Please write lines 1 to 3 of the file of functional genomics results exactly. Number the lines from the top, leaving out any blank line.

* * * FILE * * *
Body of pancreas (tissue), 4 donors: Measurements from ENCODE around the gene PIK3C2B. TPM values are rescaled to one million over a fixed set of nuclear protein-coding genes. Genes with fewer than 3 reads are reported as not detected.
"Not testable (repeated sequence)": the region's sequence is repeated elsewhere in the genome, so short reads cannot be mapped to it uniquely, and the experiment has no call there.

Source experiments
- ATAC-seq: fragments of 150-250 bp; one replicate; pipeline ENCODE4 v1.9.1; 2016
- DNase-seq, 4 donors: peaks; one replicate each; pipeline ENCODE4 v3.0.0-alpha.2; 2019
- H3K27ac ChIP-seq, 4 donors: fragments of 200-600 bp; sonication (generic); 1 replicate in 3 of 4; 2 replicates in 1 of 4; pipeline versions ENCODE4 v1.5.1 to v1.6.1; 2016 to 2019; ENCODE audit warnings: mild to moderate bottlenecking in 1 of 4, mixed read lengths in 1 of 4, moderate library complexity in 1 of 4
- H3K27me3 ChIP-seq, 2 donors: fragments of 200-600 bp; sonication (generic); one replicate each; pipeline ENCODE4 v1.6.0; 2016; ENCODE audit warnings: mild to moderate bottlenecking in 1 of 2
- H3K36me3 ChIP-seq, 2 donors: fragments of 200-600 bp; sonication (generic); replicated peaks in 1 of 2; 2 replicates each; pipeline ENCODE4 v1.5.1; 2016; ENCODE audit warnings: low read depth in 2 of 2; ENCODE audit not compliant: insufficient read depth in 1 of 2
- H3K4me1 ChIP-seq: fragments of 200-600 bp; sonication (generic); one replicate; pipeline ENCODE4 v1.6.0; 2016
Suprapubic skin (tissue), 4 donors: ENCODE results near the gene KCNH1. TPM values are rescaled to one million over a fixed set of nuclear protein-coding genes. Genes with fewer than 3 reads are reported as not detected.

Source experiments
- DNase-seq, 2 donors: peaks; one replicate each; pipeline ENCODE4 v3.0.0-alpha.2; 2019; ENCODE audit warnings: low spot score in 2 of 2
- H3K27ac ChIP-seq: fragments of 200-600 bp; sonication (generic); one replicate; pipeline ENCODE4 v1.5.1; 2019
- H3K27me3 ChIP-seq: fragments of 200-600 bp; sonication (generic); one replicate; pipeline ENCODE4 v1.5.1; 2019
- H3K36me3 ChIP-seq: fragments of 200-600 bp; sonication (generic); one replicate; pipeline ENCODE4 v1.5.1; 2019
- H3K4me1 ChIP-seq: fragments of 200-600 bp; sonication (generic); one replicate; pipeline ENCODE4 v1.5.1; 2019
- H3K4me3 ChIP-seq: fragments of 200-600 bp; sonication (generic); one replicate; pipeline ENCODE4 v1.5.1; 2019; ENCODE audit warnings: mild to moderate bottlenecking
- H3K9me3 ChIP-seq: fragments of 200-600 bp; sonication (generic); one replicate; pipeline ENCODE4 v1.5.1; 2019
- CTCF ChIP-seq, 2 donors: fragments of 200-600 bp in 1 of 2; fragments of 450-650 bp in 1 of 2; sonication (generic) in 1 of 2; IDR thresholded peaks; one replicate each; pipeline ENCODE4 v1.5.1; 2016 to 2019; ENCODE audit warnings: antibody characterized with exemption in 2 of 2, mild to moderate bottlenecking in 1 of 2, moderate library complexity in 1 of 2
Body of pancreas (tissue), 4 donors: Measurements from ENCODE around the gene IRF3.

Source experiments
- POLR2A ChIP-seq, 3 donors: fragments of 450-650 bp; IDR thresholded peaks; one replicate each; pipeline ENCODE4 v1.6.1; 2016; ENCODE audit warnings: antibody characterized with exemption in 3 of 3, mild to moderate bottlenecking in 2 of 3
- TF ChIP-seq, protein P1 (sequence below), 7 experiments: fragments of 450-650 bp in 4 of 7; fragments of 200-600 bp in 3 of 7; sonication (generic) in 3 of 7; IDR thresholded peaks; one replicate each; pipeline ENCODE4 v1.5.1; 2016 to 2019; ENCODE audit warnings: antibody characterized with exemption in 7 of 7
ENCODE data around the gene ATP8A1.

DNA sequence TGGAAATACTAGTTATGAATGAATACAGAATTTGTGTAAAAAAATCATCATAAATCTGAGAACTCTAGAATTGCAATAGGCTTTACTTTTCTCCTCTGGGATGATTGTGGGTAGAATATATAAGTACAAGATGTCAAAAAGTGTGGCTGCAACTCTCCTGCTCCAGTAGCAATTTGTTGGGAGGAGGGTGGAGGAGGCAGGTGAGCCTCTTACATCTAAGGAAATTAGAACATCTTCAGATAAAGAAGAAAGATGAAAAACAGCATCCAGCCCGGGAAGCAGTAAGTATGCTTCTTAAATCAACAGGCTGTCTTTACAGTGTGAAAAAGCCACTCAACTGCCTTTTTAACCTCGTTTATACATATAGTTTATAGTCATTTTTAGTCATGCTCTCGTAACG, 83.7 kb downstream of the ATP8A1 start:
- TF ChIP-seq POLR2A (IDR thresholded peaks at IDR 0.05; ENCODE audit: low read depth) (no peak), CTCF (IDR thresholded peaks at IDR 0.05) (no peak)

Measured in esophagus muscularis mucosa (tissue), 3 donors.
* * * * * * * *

Body of pancreas (tissue), 4 donors: Measurements from ENCODE around the gene PIK3C2B. TPM values are rescaled to one million over a fixed set of nuclear protein-coding genes. Genes with fewer than 3 reads are reported as not detected.
"Not testable (repeated sequence)": the region's sequence is repeated elsewhere in the genome, so short reads cannot be mapped to it uniquely, and the experiment has no call there.

Source experiments